Romance, and political intrigue
where secrets can be deadly.
Rose Senese Watson set out in search of the answer in 30 Days of Perfection: One Woman’s Domestic Time Warp, a non-fiction first hand account of her trip back in time. Newly married, immediately pregnant and suddenly on leave from teaching, Rose had so many dreams and expectations for her new career as stay-at-home spouse. Without the everyday grind she would become the new June Cleaver, the perfect homemaker for the 21st century. Soon after she gave birth however, reality set in. She was a failure at a job women have been doing since the beginning of time. Rose decided to conduct an action research project, a tool often used by teachers to improve their practice as educators, to improve her practice as homemaker and write herself out of the rut she was in. She used The Good Wife Guide: 19 Rules for Keeping a Happy Husband published by Cider Mill Press in 2007, a book she discovered as she searched online for a "Housekeeping for Dummies" manual. It is a compilation of rules that were originally printed in the mid 1950s in the Ladies Homemaker Monthly. Rose followed these rules for 30 days and kept a detailed journal, this is her story.
There’s a common image of the perfect 1950s housewife, batch-baking in her frilly apron, that many tried to emulate, but the reality has long since become skewed by the rose tinted lenses with which we often cherry pick the past. Indeed, there are a number of go-to books for authoritative facts of life for women in the 1950s, but what relevance do they have in today’s world and more importantly what can we learn from them? In Thirty Days Of Perfection Watson puts time bound principles and practices to the test to create a sentimental, lucid and thoughtful reflection that challenges the classic stereotype. Vividly readable, it’s a step out of time which is both entertaining, poignant and inspiring and is sure to leave many of her readers deep in thought as her action research project yields an intriguing viewpoint and a genuine appreciation of the many ways in which society has changed. It’s hard not to read Watson’s epiphanies and reflections without a knowing nod or admire her tenacity in committing to a host of antiquated rules which are best left in the past. More importantly, Watson’s 'New Rules' remind us of how far 20th-century women’s lives changed and how far we have come.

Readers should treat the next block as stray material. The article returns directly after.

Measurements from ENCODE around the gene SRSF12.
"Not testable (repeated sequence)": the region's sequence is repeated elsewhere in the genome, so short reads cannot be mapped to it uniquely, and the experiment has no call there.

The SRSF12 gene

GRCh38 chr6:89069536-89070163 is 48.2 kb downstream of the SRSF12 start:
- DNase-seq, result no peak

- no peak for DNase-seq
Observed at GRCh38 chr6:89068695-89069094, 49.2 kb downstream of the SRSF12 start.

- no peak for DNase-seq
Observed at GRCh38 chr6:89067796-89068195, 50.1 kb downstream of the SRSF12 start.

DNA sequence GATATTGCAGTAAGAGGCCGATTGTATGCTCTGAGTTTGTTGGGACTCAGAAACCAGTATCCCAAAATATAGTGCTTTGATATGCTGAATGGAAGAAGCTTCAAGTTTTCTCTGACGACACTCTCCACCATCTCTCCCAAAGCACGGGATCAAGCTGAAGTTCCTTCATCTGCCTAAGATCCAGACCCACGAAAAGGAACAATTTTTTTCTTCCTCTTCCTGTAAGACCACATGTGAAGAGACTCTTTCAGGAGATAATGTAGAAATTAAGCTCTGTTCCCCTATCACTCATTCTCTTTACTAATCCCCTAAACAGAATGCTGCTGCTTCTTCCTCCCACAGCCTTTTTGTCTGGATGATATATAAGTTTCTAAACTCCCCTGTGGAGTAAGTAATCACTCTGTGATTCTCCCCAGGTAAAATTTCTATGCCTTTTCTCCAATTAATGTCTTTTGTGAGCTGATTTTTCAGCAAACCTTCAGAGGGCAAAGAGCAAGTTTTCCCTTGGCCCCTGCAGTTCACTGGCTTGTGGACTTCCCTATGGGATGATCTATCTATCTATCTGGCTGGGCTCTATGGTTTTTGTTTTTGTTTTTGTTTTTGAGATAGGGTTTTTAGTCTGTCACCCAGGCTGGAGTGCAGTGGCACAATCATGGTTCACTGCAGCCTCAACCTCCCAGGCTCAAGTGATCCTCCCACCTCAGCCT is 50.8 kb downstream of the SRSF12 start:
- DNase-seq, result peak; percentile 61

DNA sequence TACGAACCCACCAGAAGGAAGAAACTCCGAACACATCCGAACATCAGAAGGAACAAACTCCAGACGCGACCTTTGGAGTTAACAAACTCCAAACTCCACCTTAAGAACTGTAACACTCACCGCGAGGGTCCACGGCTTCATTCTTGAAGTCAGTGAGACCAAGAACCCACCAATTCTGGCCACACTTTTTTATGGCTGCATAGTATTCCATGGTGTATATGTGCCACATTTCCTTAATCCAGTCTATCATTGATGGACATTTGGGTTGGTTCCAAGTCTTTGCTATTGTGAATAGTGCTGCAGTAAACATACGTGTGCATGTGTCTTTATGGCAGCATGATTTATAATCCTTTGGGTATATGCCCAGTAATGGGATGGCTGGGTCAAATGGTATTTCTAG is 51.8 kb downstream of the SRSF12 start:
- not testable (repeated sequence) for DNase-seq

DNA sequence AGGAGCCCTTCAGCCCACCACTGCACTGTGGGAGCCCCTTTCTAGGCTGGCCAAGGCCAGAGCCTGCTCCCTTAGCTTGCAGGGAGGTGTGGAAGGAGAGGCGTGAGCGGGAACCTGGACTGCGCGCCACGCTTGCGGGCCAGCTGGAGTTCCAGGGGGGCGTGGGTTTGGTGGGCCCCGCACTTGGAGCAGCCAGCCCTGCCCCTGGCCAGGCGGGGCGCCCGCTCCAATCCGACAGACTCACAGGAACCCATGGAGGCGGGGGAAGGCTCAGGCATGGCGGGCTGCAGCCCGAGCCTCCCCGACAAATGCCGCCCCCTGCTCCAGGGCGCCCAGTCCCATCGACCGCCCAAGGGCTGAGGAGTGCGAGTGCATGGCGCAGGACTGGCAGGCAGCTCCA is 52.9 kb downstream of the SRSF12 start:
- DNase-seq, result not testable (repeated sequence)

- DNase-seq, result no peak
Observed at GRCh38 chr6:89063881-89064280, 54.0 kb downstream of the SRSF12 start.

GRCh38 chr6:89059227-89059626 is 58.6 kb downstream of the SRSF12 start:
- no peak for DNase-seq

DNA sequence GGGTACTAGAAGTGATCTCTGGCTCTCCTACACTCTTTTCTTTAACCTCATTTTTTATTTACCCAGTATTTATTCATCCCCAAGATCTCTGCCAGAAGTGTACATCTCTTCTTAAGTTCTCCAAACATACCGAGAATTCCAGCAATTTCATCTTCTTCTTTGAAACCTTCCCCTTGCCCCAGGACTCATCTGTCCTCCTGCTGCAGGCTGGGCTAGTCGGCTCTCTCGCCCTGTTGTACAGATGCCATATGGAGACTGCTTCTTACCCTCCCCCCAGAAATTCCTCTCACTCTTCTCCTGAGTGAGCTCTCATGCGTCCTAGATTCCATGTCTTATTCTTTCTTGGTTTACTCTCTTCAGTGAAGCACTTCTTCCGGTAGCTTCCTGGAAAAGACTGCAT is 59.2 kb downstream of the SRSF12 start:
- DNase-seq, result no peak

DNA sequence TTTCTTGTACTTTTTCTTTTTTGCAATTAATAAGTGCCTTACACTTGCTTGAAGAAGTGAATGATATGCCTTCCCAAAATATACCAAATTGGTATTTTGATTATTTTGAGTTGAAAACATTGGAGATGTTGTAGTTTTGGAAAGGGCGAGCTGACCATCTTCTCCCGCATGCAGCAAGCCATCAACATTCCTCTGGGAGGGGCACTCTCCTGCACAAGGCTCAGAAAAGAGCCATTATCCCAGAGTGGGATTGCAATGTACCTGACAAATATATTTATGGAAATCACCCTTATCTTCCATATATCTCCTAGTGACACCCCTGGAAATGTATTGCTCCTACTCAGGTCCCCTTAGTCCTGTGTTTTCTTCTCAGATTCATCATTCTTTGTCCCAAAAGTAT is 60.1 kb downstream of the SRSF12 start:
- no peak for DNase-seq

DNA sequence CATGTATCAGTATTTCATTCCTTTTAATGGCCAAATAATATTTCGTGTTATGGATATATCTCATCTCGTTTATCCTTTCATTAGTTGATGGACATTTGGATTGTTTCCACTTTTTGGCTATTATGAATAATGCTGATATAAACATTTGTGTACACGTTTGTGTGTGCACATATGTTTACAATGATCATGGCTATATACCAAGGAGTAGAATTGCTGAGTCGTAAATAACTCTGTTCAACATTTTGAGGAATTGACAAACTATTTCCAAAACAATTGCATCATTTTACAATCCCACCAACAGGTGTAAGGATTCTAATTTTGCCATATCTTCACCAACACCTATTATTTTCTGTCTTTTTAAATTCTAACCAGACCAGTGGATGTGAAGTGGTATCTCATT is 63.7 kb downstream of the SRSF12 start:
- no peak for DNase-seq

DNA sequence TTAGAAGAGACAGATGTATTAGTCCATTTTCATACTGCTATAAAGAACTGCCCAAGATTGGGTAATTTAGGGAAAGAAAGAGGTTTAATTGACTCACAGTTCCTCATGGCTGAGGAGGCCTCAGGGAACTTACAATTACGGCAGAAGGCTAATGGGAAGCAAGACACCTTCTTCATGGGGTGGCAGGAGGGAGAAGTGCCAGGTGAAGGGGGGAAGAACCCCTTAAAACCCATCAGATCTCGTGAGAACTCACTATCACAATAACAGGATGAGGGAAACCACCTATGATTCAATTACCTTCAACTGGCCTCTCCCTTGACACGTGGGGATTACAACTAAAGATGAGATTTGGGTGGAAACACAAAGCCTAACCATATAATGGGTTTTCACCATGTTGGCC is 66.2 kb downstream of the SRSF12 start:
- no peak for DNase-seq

Sharply written, often humorous, Thirty Days Of Perfection might turn back the clock, but it’s relevance to the present proves unerringly timely and it’s definitely recommended.
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Rose Senese Watson, formerly a special education teacher, is currently a stay-at-home mother of two. At this time, her official job title is CEO of the Watson family. Job description: everything.
About Rose Senese Watson